Countess of Wessex has represented the British Royal Family in all the recent royal weddings the king's children of Crown Princess Victoria and Daniel Westling, Princess Madeleine and Christopher O'Neill and Prince Carl Philip and Sofia Hellqvist

The UK and Sweden have small republican movements, including

Republic and Republikanska Föreningen. Which are members of the pan-European Alliance of European Republican Movements,[9] which is based in Stockholm.[10]


Air transport

The UK and Sweden are part of the Single European Sky, hence there are no restrictions between them to operate flights to. Both flag carriers British Airways and SAS between them fly between the capitals’ major airports of London-Heathrow to Stockholm-Arlanda, SAS also flies from Arlanda to Birmingham, Manchester and Edinburgh. BA and SAS also flies between Heathrow and Gothenburg airports, with SAS providing connections to other parts of the country.

Other carriers that fly between the UK and Sweden include regional and low-cost carriers. The regional carriers that fly between UK and Sweden are Sun-Air which flies from Gothenburg to Manchester.

Low-cost carriers are well established between the UK and Sweden,

Gothenburg-City, Malmö and Skellefteå airports in the past. Polish airline Enter Air offers seasonal charter flights to Kiruna
from eleven British airports.

BA, SAS, Norwegian, easyJet and Ryanair all fly to nearby Copenhagen airport in Denmark from various British airports, which has easy access by the Öresundståg and SJ trains to Scania and Småland.

Marine transport

In the past, there were regular

cross-channel services
. Currently commercial port services for freight exist between Harwich and Immingham to Gothenburg.

Culture and media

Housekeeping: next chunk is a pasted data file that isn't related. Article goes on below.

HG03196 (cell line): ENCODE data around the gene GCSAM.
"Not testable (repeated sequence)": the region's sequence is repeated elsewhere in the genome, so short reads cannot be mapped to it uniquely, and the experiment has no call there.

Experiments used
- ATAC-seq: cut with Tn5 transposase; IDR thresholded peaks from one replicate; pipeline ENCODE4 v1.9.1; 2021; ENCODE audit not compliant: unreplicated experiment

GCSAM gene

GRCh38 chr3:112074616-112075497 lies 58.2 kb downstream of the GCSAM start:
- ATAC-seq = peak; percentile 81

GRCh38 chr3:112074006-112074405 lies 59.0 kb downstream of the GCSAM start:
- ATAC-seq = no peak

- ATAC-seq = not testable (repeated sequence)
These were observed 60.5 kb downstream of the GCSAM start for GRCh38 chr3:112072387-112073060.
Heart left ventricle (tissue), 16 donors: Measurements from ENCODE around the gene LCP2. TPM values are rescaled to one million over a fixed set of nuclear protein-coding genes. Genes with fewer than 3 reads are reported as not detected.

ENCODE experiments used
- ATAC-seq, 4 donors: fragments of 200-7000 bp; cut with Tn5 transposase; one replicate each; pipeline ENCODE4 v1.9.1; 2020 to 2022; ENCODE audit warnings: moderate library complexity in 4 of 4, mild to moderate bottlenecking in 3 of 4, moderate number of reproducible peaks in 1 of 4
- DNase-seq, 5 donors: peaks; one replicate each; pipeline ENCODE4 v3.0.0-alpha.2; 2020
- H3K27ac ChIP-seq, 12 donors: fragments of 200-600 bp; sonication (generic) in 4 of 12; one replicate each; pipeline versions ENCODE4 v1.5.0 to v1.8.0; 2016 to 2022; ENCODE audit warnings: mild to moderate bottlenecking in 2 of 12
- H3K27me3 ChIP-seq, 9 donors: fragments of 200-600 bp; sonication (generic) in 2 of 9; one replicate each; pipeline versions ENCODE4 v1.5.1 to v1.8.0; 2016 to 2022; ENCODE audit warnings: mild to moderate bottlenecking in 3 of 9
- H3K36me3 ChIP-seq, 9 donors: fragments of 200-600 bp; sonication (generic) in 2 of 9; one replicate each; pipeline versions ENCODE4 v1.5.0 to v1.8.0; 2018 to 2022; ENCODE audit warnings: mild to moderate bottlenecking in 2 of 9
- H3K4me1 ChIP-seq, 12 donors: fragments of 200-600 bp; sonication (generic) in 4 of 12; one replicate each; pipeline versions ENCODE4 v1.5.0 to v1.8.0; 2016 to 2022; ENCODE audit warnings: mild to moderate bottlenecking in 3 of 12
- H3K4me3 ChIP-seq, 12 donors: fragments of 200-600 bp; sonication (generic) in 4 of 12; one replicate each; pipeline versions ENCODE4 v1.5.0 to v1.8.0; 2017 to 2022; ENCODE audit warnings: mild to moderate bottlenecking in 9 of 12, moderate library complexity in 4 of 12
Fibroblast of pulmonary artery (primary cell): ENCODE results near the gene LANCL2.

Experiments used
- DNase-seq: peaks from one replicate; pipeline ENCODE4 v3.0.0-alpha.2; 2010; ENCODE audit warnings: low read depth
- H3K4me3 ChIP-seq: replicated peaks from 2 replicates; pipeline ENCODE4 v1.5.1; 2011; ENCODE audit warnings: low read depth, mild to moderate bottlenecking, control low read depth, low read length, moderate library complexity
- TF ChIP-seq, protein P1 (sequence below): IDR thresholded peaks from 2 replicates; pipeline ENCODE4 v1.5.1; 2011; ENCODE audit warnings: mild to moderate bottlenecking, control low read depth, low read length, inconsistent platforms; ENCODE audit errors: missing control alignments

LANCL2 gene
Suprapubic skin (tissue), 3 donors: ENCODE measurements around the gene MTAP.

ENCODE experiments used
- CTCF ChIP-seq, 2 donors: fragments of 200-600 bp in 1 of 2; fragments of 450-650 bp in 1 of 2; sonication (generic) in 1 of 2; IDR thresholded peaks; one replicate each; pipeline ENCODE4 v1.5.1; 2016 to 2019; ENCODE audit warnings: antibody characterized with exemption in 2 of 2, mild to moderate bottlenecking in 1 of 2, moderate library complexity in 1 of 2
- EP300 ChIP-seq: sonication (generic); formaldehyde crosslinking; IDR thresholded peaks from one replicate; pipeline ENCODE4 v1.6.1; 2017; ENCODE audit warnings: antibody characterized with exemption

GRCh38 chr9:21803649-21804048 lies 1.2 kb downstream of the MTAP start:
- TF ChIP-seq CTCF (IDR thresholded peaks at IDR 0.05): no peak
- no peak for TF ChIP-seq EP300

The UK and Sweden are considered

cultural superpowers as they have given a large amount of cultural influence in the world despite their small size.[peacock prose] Cross-culturally they strongly influence each other due to being Northern European countries with a majority of people being non-practicing Protestants, with a notable immigrant population. Sweden is also influenced due to the country's strong knowledge of English as a second language.


Major historical and contemporary British authors' literature are popular in Sweden, such as William Shakespeare, Lewis Carroll, the Brontë sisters, Jane Austen, Beatrix Potter, Charles Dickens, J. R. R. Tolkien & J. K. Rowling. Due to the high literary knowledge of English language, many popular works are available and read in their original text as well as translated versions. Around ten British authors including Rudyard Kipling, T. S. Eliot, Harold Pinter and the current winner Kazuo Ishiguro have all won the respected Nobel Prize in Literature which is awarded by the Swedish Academy. One British-Irish laureate George Bernard Shaw, used his prize money to help set-up and run the Anglo-Swedish Literary Foundation,[11] a foundation which helps literate links between the UK and Sweden.